Traditional recipes for coq au vin finish the sauce with the rooster’s blood, which is still a good idea if starting with a live bird (see “Blood”). Coq au vin is usually thought of as Burgundian, and some cooks underline this fact by using a good marc de Bourgogne to deglaze the pan after browning and again to finish the braising liquid. Another approach is to give the dish local character by using the appropriate wine and herbs, and finishing with the appropriate spirit (such as California Zinfandel or Napa Valley brandy). However, if you’re in Burgundy, don’t be crazy and use red Burgundy, traditional or not. It doesn’t have the necessary structure, to say nothing of its expense.
In this recipe, the pieces of rooster are coated with flour, browned, and moistened with red wine. The consistency of the braising liquid is adjusted at the end by reduction and with beurre manié. For flourless versions, the flour and beurre manié can be omitted and the braising liquid lent natural body by including blanched pork rinds in the braise. The finished braising liquid can also be combined with concentrated chicken stock, or glace de viande can be added to give it body. With either version, the braising liquid is then reduced to the desired consistency.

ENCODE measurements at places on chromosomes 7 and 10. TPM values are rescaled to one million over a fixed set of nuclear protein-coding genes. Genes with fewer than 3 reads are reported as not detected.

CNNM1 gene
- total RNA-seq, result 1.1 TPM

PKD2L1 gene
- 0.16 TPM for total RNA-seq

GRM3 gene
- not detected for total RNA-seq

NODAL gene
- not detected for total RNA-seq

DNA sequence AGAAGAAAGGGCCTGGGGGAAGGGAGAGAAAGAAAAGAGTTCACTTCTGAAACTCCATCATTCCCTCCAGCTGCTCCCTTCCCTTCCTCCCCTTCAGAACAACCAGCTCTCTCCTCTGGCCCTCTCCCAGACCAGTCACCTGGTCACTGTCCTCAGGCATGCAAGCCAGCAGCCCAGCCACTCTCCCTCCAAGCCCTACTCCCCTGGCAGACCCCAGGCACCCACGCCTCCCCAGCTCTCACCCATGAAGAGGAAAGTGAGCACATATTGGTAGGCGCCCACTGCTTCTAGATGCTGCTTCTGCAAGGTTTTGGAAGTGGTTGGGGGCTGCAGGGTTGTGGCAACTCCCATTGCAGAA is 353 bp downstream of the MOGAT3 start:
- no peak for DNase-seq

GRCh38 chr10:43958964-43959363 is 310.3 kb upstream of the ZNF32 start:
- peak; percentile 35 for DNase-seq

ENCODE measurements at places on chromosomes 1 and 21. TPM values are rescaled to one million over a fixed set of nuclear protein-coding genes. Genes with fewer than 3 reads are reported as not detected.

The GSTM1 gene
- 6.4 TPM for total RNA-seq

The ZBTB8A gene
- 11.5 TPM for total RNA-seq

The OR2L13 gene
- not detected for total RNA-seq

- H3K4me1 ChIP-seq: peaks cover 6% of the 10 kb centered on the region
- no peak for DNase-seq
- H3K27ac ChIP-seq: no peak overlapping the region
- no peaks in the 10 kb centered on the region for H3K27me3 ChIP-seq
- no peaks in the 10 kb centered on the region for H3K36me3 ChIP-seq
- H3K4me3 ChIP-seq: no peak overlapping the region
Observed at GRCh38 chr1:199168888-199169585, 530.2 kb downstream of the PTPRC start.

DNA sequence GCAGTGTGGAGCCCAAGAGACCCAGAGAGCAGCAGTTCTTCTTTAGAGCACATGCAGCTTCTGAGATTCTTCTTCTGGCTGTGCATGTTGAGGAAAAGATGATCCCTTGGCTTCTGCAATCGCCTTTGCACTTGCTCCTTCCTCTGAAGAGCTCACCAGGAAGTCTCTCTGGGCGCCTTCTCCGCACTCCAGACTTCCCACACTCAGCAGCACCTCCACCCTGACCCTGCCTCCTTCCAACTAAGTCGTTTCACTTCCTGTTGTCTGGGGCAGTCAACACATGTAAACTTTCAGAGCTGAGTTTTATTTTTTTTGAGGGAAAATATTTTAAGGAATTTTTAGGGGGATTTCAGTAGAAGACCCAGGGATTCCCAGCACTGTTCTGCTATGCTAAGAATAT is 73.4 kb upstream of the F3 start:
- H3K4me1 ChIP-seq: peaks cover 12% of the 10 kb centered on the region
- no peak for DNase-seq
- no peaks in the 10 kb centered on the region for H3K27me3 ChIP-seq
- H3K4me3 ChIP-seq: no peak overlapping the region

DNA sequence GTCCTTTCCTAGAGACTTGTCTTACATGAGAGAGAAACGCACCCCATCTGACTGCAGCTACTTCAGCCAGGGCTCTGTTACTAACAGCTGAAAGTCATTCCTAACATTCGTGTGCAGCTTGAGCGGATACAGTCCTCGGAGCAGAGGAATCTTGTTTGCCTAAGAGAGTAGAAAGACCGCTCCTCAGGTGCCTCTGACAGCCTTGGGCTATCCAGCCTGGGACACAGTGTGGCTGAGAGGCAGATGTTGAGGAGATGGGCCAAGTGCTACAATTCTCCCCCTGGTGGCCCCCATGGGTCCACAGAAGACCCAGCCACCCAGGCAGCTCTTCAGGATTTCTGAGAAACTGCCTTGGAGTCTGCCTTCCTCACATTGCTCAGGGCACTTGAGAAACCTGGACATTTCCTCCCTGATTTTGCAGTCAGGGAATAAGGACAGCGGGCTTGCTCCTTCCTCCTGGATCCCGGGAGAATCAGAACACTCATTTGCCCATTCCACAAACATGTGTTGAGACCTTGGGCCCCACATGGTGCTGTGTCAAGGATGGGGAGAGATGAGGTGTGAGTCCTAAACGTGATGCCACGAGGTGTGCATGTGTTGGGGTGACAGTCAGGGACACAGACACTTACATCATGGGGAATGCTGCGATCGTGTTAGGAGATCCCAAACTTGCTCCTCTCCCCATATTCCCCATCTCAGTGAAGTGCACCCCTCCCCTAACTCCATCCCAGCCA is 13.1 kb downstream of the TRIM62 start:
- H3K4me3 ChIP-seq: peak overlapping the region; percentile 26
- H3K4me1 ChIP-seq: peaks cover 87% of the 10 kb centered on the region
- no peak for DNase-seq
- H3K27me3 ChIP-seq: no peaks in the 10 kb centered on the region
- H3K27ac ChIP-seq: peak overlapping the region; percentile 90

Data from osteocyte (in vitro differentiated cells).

|lean salt pork|
|salt and pepper||to taste||to taste|
|large bouquet garni|
|brandy or marc|
|pearl onions, peeled|
Copyright © 2017 by James Peterson. Published by Houghton Mifflin Harcourt Publishing Company. All rights reserved.